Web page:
S.Korea, U.S. agree no force to free Afghan hostages

South Korea and the United States agreed not to use force to free 21 Korean hostages in Afghanistan on Tuesday, but Afghan troops warned villagers of a possible offensive in the area where the captives are. The Taliban kidnapped 23 South Korean church volunteers in Ghazni province, southwest of Kabul, two weeks ago and have killed two of them. The hardline Islamist guerrillas have said they will kill the rest unless their jailed comrades were freed.

South Korean Foreign Minister Song Min-soon and U.S. Deputy Secretary of State John Negroponte met on the sidelines of a regional security forum in the Philippines on Thursday.

“They agreed that both countries will not use any kind of force,” said a South Korean diplomat after the meeting.

The body of Shim Sung-min, 29, the second South Korean hostage shot dead by Taliban militants is expected to arrive home on Thursday. His family said it would hold a funeral and then donate his remains for medical research.

The remaining 21 hostages are still alive, a Taliban spokesman said on Wednesday, but warned they might be killed if the Afghan government does not free insurgent prisoners.

The government has refused to give in to the demand, saying that would only encourage further abductions.

The Taliban have also warned that any attempt to rescue the hostages by force would put the captives’ lives at risk.

The Defense Ministry said army helicopters had dropped leaflets in several districts of Ghazni province on Wednesday warning residents to move to secure areas to avoid casualties during an operation to be launched in the “coming weeks.”

But the ministry said it was a routine operation not linked with the kidnapping. Both Afghan and foreign troops were stationed in the area, a local official said.

APPEAL FOR U.S. HELP

Any rescue operation would be fraught with danger as the Taliban have split the hostages into small groups and are holding them in several locations in the mainly flat but lush region.

South Korean parliamentarians left for the United States to persuade Washington to help end the standoff. The eight lawmakers hope to speak to U.S. and UN officials “to appeal for the quick and safe return of our people in Afghanistan,” they said in a statement.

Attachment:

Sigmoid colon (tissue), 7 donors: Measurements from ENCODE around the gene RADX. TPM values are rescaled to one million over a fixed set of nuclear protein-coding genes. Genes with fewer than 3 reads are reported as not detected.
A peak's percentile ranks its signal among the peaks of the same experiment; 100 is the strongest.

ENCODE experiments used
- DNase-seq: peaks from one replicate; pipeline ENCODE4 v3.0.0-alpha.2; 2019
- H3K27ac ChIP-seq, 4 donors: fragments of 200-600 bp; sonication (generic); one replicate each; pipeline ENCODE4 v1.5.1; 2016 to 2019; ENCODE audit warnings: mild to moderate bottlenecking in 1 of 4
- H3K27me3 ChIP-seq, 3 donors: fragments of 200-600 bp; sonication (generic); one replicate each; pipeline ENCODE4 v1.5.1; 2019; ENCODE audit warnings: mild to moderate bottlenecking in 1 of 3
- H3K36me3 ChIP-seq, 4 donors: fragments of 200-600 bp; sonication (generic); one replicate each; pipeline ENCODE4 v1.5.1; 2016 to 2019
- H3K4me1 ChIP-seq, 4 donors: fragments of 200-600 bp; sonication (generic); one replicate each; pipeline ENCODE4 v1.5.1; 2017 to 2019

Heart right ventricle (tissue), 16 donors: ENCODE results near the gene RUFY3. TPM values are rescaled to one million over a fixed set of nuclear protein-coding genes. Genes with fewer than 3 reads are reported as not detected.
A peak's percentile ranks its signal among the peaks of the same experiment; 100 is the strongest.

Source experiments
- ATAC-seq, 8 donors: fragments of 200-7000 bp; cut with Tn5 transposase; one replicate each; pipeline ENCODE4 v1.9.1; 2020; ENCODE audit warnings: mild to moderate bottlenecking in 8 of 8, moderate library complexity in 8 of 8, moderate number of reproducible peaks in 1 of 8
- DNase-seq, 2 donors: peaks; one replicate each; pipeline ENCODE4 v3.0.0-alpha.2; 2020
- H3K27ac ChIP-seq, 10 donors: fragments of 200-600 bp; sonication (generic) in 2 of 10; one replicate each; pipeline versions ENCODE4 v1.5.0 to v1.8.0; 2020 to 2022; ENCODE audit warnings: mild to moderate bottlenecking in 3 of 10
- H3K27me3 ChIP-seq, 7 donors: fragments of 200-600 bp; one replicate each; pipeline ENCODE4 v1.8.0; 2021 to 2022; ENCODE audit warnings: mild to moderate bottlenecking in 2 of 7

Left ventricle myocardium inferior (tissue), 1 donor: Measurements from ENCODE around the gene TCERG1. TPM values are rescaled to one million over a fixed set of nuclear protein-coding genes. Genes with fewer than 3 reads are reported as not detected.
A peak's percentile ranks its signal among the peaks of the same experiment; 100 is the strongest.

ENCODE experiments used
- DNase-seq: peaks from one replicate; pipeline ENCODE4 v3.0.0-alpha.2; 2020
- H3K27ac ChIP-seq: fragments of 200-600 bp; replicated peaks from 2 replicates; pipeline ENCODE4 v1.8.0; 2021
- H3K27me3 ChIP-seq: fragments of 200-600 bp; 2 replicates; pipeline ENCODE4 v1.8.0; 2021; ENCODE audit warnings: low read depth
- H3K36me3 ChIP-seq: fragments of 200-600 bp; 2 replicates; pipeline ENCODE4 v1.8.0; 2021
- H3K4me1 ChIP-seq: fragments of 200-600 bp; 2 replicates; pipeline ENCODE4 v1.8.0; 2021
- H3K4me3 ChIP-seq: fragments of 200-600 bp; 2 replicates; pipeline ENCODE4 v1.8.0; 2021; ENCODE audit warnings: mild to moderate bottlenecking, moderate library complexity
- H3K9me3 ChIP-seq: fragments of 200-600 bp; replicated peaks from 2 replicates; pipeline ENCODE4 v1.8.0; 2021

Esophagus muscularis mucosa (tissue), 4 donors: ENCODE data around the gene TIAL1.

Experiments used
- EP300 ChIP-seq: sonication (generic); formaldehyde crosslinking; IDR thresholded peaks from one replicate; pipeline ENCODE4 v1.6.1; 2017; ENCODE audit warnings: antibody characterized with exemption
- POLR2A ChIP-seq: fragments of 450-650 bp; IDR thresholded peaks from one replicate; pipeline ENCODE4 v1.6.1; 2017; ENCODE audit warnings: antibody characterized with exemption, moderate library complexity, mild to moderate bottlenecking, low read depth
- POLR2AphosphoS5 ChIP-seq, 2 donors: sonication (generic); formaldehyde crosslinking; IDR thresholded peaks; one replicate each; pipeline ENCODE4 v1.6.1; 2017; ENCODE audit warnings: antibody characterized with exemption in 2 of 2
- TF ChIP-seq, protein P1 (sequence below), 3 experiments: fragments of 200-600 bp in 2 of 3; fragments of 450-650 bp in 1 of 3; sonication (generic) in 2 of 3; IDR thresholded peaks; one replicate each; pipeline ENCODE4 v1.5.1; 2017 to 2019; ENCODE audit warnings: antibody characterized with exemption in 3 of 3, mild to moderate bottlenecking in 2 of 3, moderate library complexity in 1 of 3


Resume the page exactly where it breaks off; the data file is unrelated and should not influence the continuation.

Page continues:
The South Korean government is under intense pressure to bring the captives home, but the power to meet the key Taliban demand — the release of rebel prisoners — lies with the Afghan government, which has so far refused to give in.

Seoul has called for “flexibility,” a comment analysts say is directed at the United States to sway the Afghan government to strike a deal with the kidnappers.

The United States insists it does not make concessions to terrorists. But lawmakers are hoping Washington might make an exception to help bail out an ally that has sent troops to Afghanistan and Iraq.

South Korea’s two largest conservative dailies said such visits might stir anti-U.S. sentiment if the ordeal deteriorates even further and could hurt negotiations on freeing the hostages.

“Anti-American sentiments by some elements are only helping the Taliban and justifying their atrocities,” the Chosun Ilbo, the country’s largest newspaper, said in Thursday’s editorial.

A day before seizing the Koreans, the Taliban abducted two German engineers and five Afghan colleagues in Wardak province, which, like Ghazni, lies to the southwest of Kabul.

One German was found shot dead and one of the Afghans managed to escape. The other German and four Afghans are still being held. The Taliban have demanded Germany pulls its 3,000 troops out of Afghanistan in return for freeing the other German.

Berlin has rejected the demand.

(Additional reporting by Sayed Salahuddin in Kabul, John Ruwitch in Manila and Jon Herskovitz in Seoul)

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